Carly relaxed a bit. If she was going to recoil every time someone did something outrageous, she wouldn’t last long in the newspaper business. She gave him the smile that had stood her in such good stead during the pageant and afterward. “I was Miss United States four years ago.”
“That isn’t it,” Holbrook replied, dismissing the achievement so briskly that Carly was a little injured. “Have you been in a shaving-cream commercial or something?”
“I don’t shave, as a general rule,” Carly replied sweetly.
Holbrook chuckled, and it was a nice sound, masculine and easy. “So,” he said, “you’re a beauty queen.”
Carly’s smile faded, and she tossed her head in annoyance, making her chin-length blond curls bounce. “”I’m a reporter,”" she corrected him coolly. “Or at least I will be, as of Monday morning.”
He nodded. “On TV, of course.”
Carly heartily resented the inference that any job she might land would have to hinge on her looks. After all, she’d graduated from college with honors back in Kansas, and she’d even written a weekly column for her hometown newspaper. It wasn’t as though she didn’t have qualifications. “No,” she answered. “I’ve been hired by the Oregonian Times.“
Mr. Holbrook’s eyes were still dancing, even though his mouth had settled into a circumspect line. “I see. Well, that’s one of the best newspapers on the West Coast.”
“I know,” Carly informed him. “I understand it’s a rival to your paper.” The instant the words were out of her mouth, she regretted letting on that she knew who he was, but it was too late, so she just sat there, trying to look remote.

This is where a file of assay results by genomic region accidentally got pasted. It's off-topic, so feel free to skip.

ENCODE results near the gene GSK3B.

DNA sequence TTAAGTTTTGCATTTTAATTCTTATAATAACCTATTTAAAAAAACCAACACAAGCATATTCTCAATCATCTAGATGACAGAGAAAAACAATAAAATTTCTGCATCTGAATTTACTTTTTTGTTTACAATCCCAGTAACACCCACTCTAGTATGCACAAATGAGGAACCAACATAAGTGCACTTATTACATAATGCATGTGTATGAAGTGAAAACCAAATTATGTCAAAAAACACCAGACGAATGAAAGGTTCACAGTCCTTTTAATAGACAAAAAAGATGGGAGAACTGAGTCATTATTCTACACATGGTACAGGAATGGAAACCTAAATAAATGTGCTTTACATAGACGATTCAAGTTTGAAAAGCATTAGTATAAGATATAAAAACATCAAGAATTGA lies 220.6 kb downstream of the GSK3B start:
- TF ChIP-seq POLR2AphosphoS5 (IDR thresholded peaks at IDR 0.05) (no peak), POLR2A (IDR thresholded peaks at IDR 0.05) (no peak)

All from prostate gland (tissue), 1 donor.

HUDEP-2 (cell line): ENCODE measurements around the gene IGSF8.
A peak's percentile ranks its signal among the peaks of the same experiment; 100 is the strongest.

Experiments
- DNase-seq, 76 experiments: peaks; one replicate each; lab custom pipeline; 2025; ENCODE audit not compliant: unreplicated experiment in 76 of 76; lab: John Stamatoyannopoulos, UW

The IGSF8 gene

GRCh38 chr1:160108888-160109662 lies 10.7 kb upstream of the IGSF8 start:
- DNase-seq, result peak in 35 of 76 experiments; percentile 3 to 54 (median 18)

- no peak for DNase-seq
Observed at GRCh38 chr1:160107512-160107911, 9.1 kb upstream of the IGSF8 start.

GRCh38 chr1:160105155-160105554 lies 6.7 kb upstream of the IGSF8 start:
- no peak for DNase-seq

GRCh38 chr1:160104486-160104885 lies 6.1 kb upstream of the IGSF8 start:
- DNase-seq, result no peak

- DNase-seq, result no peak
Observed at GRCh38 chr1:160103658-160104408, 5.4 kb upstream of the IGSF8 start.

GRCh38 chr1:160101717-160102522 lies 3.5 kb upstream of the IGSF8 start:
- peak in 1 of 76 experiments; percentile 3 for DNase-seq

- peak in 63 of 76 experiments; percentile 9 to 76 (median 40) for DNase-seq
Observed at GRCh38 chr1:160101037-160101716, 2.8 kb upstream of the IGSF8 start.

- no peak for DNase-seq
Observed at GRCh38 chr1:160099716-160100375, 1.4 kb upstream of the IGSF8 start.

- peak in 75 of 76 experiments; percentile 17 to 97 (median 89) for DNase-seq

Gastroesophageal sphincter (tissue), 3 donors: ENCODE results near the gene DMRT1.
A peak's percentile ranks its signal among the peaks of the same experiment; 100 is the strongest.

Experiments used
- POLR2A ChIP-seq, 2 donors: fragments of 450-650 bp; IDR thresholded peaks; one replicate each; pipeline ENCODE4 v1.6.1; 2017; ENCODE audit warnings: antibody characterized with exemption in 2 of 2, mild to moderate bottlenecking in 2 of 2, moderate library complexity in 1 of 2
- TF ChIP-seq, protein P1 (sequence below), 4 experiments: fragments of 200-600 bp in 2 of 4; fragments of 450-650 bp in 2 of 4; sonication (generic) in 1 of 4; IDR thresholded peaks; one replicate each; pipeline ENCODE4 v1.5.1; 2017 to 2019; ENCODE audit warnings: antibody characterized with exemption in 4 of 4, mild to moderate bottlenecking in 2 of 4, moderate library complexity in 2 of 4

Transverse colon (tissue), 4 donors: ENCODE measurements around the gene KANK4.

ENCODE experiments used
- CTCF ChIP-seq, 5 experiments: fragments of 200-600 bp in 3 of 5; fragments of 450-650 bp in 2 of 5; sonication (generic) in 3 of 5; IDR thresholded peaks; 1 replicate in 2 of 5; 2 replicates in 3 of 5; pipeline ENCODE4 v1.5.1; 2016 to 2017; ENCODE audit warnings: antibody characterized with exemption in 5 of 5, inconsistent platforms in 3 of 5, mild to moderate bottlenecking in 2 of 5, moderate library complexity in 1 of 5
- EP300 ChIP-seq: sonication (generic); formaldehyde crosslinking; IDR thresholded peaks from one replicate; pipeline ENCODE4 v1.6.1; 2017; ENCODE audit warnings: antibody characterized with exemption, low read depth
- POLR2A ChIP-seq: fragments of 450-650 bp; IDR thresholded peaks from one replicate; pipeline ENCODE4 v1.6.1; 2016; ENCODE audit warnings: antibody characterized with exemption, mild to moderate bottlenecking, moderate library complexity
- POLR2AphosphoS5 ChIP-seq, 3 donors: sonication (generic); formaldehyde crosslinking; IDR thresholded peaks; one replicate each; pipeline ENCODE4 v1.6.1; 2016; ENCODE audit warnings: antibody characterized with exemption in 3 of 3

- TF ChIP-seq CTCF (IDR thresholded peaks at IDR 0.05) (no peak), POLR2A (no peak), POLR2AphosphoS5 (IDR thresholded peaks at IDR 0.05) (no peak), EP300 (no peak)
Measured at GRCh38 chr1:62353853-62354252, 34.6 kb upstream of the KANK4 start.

Holbrook’s grin flashed again. “You’re behind on your homework, Ms. Barnett,” he informed her. “I went to work for the Times two years ago.”
They’d be working together, if only for the same paper. While Carly was absorbing that discovery, the flight attendant came and collected their trays, and then they were separated by the beverage cart. When it rolled on by, Carly saw that Mr. Holbrook had an amber-colored drink in one hand.
She felt slightly superior with her tomato juice, but the sensation lasted only until she remembered that Holbrook had a Pulitzer to his credit, that he’d interviewed presidents and kings and some of the greatest movie stars who’d ever graced the silver screen. Because she held him in such high esteem, she was willing to allow for his arrogance.
He’d forgotten all about her, anyway. Now that his dinner tray was out of the way, he was writing on the yellow legal pad in earnest.
The plane began its descent into Portland soon after, and Carly obediently put her tray into the upright position and fastened her seat belt. She was nervous about flying in general and taking off and landing in particular, and she gripped the armrests so tightly that her knuckles ached. Even though she’d flown a lot, Carly had never gotten used to it, and she doubted that she ever would.
When the plane touched down and then bumped and jostled along the runway, moving at a furious pace, Carly closed her eyes tightly and awaited death.
“It’s going to be okay,” she heard a voice say, and she was startled into opening her eyes again.
Mark Holbrook was watching her with gentle amusement, and he reached across the aisle to grip her hand.